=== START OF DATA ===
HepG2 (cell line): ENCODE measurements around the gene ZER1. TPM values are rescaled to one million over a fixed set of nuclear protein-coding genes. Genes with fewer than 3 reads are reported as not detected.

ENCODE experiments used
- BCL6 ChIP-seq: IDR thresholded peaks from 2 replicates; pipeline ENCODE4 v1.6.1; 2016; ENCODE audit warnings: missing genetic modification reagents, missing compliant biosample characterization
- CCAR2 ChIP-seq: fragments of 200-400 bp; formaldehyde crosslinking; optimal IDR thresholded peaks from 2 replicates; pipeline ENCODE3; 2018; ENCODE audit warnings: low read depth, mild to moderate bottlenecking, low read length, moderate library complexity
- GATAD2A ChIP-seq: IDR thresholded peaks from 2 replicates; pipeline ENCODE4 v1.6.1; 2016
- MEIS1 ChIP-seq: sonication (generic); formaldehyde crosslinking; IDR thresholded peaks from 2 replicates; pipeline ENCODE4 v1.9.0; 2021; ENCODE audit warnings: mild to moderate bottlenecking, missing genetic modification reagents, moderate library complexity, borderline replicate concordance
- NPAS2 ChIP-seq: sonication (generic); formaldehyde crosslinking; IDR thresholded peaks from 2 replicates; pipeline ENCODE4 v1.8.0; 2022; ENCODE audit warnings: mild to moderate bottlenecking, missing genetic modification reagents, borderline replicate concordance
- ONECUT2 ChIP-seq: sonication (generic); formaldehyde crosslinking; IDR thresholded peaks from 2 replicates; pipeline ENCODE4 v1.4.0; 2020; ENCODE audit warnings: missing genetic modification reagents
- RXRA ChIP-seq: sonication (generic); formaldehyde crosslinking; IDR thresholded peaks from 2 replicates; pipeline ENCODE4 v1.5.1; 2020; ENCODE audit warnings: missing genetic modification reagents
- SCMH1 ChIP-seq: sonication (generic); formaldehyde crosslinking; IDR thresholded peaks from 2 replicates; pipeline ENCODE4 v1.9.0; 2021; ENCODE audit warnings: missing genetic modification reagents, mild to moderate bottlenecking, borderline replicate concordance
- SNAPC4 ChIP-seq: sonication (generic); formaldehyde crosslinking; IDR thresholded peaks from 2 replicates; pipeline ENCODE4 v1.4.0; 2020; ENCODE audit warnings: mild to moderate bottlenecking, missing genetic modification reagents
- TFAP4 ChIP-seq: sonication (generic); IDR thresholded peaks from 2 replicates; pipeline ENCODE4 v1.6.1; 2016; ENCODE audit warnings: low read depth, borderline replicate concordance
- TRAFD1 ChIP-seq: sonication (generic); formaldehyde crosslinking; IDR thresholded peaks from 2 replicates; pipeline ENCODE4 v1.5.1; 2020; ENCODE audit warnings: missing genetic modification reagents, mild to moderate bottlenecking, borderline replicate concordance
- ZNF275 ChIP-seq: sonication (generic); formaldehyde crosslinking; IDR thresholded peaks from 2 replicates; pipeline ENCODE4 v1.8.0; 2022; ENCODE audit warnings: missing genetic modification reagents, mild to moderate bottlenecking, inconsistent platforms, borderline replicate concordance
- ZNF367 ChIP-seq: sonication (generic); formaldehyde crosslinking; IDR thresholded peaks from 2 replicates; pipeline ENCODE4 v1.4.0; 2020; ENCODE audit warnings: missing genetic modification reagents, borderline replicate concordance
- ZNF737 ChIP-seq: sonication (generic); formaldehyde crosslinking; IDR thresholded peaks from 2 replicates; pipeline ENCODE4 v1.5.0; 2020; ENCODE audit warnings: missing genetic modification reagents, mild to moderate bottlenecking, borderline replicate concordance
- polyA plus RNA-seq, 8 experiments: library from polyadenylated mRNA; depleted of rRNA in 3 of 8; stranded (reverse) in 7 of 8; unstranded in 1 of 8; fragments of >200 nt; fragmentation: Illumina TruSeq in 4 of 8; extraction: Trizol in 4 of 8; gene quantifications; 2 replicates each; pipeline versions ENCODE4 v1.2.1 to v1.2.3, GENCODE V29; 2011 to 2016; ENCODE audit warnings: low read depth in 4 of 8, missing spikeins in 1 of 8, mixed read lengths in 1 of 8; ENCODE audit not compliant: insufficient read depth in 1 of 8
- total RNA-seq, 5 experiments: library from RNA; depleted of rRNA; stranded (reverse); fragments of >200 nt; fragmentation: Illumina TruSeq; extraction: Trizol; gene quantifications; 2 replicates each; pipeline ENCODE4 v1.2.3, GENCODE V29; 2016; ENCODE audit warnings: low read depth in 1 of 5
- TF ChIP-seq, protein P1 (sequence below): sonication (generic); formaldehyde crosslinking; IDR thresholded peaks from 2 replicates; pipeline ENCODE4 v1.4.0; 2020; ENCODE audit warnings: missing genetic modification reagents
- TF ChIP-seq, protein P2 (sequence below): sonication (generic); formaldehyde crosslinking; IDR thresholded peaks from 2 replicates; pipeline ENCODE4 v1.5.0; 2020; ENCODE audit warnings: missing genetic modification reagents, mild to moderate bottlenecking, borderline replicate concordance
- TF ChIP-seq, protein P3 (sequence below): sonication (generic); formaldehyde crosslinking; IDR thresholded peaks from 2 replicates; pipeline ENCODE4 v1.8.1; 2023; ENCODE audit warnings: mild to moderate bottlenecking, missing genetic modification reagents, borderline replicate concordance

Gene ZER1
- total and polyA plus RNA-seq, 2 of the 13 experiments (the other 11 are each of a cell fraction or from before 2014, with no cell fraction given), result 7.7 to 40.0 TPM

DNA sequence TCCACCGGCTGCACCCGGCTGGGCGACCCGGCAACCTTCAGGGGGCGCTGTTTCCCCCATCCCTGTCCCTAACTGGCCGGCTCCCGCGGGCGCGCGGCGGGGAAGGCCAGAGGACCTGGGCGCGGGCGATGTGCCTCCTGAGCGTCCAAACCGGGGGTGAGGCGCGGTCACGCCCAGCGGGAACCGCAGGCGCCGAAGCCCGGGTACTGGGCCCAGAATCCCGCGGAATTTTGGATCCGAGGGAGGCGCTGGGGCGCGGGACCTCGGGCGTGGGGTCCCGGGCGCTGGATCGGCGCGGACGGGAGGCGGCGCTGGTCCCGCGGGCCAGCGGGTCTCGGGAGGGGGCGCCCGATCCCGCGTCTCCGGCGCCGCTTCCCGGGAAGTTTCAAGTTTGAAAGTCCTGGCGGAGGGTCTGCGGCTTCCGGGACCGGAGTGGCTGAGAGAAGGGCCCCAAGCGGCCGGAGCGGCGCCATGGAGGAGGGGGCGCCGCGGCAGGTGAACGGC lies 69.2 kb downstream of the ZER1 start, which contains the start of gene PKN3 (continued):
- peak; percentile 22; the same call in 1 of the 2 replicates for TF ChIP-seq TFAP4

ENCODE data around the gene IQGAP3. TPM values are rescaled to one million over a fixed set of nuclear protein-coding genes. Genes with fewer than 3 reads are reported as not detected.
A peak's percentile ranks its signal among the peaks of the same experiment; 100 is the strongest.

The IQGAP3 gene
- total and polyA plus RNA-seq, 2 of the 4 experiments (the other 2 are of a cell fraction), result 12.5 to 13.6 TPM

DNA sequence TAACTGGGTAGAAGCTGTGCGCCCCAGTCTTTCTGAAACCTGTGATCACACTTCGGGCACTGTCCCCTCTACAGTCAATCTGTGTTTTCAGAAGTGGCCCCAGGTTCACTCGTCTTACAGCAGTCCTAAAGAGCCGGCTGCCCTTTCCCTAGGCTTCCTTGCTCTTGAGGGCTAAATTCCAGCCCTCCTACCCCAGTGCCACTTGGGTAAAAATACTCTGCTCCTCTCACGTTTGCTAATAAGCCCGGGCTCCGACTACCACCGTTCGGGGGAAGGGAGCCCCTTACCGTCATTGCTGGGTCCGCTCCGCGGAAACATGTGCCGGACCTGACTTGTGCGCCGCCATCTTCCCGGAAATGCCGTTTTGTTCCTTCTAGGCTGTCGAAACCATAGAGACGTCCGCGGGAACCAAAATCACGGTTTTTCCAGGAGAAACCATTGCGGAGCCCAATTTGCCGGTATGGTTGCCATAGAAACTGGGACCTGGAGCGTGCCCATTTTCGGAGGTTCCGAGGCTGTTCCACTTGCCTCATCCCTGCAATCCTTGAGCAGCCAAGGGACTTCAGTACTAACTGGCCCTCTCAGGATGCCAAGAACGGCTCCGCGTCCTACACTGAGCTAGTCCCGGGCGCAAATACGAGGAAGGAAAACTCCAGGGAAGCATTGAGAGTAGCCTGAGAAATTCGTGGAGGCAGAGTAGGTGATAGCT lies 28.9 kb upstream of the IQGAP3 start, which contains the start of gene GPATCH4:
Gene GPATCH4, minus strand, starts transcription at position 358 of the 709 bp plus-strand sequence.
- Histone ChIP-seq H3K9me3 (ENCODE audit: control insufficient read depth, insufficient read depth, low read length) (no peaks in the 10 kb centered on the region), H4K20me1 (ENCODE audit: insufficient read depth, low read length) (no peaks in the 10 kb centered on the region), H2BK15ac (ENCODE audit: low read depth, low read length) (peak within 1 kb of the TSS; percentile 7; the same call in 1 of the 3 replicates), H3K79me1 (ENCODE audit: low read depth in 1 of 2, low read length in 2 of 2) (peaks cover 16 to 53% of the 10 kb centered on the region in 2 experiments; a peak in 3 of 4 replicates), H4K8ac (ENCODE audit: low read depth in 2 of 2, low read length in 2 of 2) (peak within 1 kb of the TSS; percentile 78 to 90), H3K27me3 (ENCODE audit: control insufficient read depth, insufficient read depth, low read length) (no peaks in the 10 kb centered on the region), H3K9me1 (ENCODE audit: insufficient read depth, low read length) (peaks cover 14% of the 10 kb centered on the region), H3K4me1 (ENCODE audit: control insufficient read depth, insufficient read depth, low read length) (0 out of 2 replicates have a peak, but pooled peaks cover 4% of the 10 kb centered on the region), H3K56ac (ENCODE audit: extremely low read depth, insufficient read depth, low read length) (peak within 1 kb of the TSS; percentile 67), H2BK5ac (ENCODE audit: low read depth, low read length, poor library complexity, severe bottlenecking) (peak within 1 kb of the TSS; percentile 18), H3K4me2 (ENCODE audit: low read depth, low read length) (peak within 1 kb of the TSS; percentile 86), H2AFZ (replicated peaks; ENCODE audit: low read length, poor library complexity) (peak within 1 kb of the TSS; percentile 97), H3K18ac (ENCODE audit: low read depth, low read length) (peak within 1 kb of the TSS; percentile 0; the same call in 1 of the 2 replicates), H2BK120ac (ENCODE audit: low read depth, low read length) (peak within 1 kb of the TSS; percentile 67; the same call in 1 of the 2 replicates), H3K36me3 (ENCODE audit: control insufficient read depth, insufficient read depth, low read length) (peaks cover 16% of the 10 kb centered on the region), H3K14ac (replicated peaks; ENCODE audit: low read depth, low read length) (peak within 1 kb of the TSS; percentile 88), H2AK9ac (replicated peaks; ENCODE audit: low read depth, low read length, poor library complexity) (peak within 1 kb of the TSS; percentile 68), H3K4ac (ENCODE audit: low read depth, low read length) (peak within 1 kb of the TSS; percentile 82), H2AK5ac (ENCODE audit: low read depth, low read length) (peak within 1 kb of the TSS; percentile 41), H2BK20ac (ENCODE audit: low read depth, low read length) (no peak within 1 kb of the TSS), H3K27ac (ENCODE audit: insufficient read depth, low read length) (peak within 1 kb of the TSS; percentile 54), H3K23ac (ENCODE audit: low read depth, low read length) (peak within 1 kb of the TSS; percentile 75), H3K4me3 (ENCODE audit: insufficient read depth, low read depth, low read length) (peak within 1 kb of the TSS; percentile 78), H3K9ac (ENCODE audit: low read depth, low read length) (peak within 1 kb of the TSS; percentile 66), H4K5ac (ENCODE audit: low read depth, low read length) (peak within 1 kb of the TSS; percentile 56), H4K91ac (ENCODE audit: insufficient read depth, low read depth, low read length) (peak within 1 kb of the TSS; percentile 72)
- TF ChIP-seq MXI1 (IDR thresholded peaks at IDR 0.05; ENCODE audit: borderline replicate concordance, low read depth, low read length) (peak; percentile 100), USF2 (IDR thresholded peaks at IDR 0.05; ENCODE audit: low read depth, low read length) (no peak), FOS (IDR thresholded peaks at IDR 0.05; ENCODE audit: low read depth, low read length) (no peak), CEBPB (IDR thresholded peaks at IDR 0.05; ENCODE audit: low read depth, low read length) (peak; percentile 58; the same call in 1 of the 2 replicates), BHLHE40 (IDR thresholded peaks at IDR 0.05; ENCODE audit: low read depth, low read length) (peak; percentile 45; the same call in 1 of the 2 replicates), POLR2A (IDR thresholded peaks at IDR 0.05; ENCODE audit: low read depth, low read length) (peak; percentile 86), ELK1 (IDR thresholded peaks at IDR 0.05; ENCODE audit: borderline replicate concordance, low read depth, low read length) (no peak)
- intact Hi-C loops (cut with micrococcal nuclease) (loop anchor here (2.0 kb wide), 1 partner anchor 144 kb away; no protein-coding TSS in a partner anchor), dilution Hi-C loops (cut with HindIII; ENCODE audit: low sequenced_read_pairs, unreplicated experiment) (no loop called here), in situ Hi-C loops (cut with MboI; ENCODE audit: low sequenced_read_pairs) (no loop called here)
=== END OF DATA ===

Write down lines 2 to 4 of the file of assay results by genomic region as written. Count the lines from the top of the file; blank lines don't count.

ENCODE experiments used
- BCL6 ChIP-seq: IDR thresholded peaks from 2 replicates; pipeline ENCODE4 v1.6.1; 2016; ENCODE audit warnings: missing genetic modification reagents, missing compliant biosample characterization
- CCAR2 ChIP-seq: fragments of 200-400 bp; formaldehyde crosslinking; optimal IDR thresholded peaks from 2 replicates; pipeline ENCODE3; 2018; ENCODE audit warnings: low read depth, mild to moderate bottlenecking, low read length, moderate library complexity